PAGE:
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Federal Reserve poised to hike rates amid uncertain economic outlook

In this June 19, 2015, file photo, people walk past the Marriner S. Eccles Federal Reserve Board Building in Washington. The Fed will announce an interest rate hike this week despite economic uncertainty moving forward.

Andrew Harnik/AP

The U.S. Federal Reserve is set to raise its key interest rate this week for the third time in seven months, but the outlook for the rest of the year has become clouded by economic uncertainty.

Markets are currently pricing in a quarter-percentage-point increase when the Fed announces its decision on Wednesday, which will lift the rate to a range between 1 per cent and 1.25 per cent.

Fed chair Janet Yellen will add to the importance of the event by holding a news conference after the release of the policy statement and updated economic projections.

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The central bank last raised its key rate in March, following through on heavy hints from Fed officials that the year could bring a series of hikes in response to upbeat readings on U.S. inflation and labour-market conditions.

As a result of this tilt toward monetary tightening, bonds were down and financial stocks explored nine-year highs.

Since then, though, the U.S. economy has been underdelivering on its promise. Gross domestic product rose just 1.2 per cent in the first quarter, according to the latest revisions – making longer-term monetary policy, and the direction of financial markets, less than clear cut.

"With most indicators pointing to a rebound in GDP growth in the second quarter, financial conditions still loose and the global backdrop remaining favourable, we think the Fed will be comfortable continuing its gradual tightening cycle," Michael Pearce, an economist at Capital Economics, said in a note.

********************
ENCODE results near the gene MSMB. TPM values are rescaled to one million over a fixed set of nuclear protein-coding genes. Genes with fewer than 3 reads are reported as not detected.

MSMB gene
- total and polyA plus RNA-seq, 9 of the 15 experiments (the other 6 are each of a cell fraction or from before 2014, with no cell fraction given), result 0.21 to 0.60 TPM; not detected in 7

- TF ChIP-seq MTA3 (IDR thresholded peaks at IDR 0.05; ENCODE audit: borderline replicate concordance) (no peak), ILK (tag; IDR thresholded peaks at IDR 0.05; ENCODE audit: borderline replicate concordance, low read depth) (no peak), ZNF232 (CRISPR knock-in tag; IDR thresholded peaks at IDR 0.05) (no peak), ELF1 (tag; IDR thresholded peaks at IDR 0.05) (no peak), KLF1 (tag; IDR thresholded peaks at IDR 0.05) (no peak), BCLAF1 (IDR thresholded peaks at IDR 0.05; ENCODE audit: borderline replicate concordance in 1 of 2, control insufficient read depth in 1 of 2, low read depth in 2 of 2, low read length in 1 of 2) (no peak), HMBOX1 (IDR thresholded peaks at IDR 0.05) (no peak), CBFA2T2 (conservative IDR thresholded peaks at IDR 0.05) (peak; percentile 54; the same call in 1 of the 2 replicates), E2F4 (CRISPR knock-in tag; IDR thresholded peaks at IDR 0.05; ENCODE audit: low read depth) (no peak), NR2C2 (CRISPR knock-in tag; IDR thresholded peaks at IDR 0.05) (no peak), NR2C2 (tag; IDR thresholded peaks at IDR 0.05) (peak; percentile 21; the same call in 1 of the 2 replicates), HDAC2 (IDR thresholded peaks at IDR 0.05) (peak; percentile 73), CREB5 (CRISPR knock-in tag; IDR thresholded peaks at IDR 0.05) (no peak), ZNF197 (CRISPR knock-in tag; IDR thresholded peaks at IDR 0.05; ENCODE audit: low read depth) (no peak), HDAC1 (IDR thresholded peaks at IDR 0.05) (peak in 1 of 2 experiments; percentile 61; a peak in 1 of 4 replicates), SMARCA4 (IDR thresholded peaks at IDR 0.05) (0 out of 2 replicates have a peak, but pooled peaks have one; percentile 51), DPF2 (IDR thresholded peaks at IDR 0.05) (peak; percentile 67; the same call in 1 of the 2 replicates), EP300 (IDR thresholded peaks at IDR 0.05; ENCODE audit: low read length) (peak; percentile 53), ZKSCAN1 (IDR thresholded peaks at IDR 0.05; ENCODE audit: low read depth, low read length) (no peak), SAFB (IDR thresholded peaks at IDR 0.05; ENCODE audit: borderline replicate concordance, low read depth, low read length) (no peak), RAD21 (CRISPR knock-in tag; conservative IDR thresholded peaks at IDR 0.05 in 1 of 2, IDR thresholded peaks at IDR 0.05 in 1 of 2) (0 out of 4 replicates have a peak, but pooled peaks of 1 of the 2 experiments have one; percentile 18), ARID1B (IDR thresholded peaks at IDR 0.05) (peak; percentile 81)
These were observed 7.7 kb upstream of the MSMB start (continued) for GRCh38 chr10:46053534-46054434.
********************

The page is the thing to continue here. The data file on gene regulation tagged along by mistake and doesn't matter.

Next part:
He added: "That said, the last few months of data have made the Fed's job over the rest of the year a lot harder and pose a challenge to its forecasts."

Mr. Pearce's reservations are not unusual in the economics community and among investors. Some observers even argue that a rate hike this week might not be on the table if the Fed hadn't already committed itself.

"I think a rate hike now is a mistake. How big of a mistake is still to be determined," said Eddy Elfenbein, a U.S. financial blogger and portfolio manager.

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In May, the U.S. economy added just 138,000 jobs, far less than the 185,000 new jobs that economists had been expecting. A measure of inflation that excludes volatile food and energy items declined to 1.5 per cent in April, which is below the Fed's 2-per-cent target, and the latest ISM non-manufacturing survey suggests it could fall further.

Wage inflation, which had been picking up earlier in the year with the tighter jobs market, turned flat in April and missed economists' expectations.

"In all, it's likely that the Fed shifts to the sidelines after this meeting in order to evaluate growth and inflation data," Derek Holt, head of capital markets economics at Bank of Nova Scotia, said in a note.

Financial markets appear to agree. The futures market, which in March had been implying a federal funds rate of 1.8 per cent by the end of next year, is now implying a lower rate of just 1.5 per cent.

The bond market, sensitive to Fed policy, is also reflecting a less aggressive approach to rate hikes: The yield on the 10-year U.S. Treasury bond retreated below 2.2 per cent earlier this month after rising above 2.6 per cent as recently as March.

This is good news for bond investors. As yields fall, bond prices rise, boosting unit prices for popular exchange-traded funds that track the U.S. bond market.

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The iShares 7-10 Year Treasury Bond ETF, for example, has rallied nearly 4 per cent since March, not long after a number of observers pronounced the decades-long bull market in bonds dead.

However, the news isn't as welcome to investors in financial stocks. These stocks rallied after U.S. President Donald Trump won the U.S. presidential election in November with a pro-growth agenda that appeared to make rate hikes more likely.

Financial stocks, along with Canadian banks and insurers, have since handed back some of their earlier gains. On Wednesday, investors will have a clearer idea of what comes next.

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About the Author
Investing Reporter

David Berman has been writing about business and investing since 1995. He has written for a number of magazines, including Canadian Business and MoneySense. He worked at the Financial Post as an investing writer and daily columnist before moving to the Globe and Mail in 2008. More

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